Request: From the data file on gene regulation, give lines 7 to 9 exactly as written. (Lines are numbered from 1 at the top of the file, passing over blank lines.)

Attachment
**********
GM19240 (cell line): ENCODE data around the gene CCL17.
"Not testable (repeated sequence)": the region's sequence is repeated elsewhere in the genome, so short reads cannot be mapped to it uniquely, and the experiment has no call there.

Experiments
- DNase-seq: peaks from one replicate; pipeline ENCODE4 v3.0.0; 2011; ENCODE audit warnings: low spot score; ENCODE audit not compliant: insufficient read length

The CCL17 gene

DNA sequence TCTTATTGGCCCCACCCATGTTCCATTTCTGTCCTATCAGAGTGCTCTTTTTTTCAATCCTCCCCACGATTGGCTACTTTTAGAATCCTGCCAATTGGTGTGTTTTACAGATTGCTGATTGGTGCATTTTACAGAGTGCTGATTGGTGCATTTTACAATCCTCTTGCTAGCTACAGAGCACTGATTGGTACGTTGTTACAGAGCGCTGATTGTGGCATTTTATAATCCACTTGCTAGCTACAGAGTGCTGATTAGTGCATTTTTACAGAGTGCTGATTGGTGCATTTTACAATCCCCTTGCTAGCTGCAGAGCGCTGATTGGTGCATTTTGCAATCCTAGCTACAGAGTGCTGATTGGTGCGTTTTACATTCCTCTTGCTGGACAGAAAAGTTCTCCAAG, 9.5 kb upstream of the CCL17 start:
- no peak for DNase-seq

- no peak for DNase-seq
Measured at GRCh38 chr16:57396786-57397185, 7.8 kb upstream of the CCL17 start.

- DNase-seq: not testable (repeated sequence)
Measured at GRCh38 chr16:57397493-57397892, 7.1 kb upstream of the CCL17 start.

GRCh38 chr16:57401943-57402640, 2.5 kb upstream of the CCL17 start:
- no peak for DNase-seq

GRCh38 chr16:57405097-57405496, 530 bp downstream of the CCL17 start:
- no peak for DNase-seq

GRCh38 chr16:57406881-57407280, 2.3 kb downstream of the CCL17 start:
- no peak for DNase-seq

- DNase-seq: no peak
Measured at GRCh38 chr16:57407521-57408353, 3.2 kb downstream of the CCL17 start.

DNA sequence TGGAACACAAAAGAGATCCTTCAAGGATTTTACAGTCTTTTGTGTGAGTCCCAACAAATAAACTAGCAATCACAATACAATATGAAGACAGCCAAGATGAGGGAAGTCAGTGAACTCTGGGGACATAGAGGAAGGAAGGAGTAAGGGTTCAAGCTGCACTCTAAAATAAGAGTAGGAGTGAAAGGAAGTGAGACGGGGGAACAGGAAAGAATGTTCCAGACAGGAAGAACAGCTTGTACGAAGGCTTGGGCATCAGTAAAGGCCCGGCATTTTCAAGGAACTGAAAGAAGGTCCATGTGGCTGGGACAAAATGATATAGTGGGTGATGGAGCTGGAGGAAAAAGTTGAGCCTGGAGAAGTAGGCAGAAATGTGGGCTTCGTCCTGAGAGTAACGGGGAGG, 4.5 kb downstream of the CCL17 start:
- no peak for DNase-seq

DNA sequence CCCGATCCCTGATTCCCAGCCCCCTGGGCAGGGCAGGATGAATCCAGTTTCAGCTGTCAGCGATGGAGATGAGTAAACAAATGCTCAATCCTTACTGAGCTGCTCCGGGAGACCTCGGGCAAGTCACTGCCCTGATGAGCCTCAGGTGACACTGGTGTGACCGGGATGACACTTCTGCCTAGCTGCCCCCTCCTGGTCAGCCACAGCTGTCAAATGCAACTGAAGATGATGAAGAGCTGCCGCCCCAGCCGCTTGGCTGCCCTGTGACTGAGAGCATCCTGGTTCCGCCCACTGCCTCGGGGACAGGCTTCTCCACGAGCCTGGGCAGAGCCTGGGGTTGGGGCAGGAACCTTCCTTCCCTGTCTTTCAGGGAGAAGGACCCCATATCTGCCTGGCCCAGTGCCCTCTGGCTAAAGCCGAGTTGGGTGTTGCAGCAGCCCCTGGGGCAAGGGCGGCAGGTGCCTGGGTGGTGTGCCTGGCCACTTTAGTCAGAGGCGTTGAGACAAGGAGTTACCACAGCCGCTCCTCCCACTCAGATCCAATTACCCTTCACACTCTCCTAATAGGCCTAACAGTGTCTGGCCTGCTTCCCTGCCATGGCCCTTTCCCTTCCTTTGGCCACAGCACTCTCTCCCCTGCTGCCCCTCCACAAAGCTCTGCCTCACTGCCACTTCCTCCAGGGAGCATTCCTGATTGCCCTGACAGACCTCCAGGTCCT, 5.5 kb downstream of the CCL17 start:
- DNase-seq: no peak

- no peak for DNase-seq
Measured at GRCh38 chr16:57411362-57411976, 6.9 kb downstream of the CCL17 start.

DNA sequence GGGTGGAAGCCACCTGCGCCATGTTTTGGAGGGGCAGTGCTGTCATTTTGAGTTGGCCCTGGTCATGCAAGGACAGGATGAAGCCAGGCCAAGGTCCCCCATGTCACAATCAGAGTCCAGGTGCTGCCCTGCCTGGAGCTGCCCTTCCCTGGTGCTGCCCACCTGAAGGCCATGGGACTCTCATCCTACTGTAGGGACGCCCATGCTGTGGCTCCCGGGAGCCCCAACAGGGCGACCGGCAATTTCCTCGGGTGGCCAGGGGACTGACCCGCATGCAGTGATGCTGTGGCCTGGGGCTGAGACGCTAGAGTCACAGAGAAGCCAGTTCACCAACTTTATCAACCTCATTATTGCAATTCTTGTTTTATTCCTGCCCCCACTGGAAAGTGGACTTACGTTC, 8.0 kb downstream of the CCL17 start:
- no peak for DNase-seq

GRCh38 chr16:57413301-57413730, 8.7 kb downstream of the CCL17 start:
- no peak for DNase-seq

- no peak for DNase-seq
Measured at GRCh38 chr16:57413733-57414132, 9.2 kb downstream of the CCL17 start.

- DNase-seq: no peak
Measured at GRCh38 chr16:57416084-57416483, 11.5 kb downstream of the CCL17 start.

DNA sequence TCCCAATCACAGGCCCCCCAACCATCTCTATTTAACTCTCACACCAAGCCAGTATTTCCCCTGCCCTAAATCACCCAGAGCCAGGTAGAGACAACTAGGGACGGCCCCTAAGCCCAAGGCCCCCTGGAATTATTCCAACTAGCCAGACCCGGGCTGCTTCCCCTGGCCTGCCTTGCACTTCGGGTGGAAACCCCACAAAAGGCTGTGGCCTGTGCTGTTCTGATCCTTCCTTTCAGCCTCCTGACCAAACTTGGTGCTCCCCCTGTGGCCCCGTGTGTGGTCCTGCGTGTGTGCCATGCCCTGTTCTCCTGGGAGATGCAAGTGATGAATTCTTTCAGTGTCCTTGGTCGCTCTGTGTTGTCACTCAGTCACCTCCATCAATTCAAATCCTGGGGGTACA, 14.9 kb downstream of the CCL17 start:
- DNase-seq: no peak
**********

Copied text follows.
- no peak for DNase-seq

- no peak for DNase-seq
Measured at GRCh38 chr16:57396786-57397185, 7.8 kb upstream of the CCL17 start.